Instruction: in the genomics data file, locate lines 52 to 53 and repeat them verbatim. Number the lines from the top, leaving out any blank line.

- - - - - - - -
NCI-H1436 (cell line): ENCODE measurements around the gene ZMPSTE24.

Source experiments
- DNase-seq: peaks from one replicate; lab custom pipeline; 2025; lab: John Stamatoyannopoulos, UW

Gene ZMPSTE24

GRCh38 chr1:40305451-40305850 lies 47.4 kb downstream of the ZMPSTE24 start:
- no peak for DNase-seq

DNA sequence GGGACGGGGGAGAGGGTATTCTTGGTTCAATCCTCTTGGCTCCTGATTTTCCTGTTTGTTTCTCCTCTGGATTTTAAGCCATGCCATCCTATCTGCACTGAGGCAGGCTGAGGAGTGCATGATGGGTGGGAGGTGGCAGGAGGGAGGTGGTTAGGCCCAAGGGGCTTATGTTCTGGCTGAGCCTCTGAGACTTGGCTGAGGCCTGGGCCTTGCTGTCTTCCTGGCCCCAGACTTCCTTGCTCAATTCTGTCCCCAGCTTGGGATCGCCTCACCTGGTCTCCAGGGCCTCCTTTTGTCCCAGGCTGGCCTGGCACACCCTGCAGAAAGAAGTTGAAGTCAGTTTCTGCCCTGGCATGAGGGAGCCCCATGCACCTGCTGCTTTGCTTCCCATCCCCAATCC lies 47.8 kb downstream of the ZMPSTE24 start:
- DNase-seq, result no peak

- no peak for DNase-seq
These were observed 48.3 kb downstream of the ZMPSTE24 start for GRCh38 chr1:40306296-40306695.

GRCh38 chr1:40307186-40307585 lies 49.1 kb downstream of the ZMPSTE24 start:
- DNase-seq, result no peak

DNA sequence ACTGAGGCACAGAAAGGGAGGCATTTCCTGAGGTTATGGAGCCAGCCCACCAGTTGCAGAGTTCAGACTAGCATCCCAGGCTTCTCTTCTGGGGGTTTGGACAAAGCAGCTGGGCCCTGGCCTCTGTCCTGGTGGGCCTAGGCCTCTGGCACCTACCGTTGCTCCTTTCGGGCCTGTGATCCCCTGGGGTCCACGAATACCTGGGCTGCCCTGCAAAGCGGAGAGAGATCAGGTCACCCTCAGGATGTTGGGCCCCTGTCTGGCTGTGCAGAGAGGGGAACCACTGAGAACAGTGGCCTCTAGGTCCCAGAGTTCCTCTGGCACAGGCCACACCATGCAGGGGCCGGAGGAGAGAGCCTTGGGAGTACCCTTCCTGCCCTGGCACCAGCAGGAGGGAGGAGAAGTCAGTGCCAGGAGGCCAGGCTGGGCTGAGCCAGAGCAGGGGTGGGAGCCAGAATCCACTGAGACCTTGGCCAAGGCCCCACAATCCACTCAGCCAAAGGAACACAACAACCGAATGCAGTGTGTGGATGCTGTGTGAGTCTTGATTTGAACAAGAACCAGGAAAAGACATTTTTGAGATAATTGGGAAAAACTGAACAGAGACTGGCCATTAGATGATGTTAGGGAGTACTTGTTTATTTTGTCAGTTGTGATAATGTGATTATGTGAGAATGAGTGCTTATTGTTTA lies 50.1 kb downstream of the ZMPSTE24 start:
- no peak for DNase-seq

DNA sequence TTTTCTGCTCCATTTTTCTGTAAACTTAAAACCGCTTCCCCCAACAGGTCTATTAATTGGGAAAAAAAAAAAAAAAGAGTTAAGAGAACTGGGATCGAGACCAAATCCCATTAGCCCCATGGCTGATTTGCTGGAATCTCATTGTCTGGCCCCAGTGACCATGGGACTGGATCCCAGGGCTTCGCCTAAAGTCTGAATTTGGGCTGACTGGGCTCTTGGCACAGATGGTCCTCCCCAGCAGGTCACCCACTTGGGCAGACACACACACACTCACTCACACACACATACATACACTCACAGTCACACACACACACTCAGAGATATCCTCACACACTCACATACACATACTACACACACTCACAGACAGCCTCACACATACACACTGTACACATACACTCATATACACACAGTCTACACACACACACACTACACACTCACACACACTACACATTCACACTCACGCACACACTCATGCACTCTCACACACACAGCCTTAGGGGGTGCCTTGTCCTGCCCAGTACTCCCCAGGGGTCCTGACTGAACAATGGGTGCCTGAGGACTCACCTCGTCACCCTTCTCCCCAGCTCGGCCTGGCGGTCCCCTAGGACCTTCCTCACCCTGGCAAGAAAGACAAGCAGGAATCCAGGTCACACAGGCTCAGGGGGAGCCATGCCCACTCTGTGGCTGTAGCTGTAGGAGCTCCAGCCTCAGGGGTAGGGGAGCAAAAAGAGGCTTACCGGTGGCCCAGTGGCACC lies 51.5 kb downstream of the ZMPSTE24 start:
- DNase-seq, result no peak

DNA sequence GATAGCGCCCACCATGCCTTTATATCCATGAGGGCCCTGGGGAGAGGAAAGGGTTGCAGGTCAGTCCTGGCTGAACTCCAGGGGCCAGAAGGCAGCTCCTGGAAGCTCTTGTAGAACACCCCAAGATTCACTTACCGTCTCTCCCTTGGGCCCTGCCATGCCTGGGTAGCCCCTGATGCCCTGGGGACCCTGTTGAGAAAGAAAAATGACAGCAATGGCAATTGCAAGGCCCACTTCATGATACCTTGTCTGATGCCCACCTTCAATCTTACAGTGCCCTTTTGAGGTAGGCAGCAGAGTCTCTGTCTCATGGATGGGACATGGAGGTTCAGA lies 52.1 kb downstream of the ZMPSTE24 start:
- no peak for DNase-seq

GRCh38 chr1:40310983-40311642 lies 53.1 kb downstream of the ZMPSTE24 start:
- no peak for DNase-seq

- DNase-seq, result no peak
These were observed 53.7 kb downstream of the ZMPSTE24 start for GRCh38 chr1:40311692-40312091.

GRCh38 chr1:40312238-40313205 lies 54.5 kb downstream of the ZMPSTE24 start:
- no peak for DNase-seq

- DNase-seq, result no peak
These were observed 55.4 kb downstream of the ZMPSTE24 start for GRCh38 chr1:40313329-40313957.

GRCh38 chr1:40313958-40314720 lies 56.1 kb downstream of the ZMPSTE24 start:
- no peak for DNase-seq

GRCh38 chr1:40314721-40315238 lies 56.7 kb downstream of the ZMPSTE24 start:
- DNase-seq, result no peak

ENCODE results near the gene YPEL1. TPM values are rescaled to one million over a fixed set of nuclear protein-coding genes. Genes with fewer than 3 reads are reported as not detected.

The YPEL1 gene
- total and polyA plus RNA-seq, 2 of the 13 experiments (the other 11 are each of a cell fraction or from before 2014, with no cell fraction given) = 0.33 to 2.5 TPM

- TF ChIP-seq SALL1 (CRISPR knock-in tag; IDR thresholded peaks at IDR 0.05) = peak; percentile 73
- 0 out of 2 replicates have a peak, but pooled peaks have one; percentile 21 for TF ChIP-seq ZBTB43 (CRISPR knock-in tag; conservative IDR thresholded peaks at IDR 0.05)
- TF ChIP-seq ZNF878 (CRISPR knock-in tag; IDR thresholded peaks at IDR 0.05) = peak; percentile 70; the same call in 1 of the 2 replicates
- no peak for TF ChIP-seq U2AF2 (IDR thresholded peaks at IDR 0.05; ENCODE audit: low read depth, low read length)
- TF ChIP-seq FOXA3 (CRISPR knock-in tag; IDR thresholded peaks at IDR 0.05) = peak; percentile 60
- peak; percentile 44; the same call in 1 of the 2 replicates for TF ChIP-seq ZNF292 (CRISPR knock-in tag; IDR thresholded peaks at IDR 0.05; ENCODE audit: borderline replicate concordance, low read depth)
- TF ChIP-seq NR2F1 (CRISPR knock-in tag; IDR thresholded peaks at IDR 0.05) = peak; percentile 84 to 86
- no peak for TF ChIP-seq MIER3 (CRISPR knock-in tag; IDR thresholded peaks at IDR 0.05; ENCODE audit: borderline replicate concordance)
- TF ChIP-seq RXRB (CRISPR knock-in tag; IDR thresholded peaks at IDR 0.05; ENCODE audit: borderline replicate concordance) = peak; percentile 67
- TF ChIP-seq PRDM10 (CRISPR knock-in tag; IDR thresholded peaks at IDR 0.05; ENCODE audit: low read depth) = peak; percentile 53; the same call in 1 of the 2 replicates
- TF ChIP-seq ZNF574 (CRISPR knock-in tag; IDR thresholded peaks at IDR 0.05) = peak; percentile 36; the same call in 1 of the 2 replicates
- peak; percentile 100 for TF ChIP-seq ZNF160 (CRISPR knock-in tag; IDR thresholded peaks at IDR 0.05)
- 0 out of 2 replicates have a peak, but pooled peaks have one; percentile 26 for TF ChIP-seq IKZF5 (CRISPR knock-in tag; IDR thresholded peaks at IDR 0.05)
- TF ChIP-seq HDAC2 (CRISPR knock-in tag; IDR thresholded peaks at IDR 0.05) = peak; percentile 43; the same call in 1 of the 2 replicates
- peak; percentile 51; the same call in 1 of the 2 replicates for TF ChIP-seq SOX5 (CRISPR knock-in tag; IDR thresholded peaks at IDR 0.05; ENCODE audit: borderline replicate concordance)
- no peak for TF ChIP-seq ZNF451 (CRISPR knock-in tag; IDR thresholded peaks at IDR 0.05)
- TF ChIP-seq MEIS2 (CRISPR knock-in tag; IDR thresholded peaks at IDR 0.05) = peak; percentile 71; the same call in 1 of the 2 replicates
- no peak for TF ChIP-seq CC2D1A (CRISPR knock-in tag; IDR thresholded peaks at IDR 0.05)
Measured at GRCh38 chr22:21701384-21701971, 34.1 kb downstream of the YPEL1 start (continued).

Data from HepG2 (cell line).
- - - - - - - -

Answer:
Measured at GRCh38 chr22:21701384-21701971, 34.1 kb downstream of the YPEL1 start (continued).

Data from HepG2 (cell line).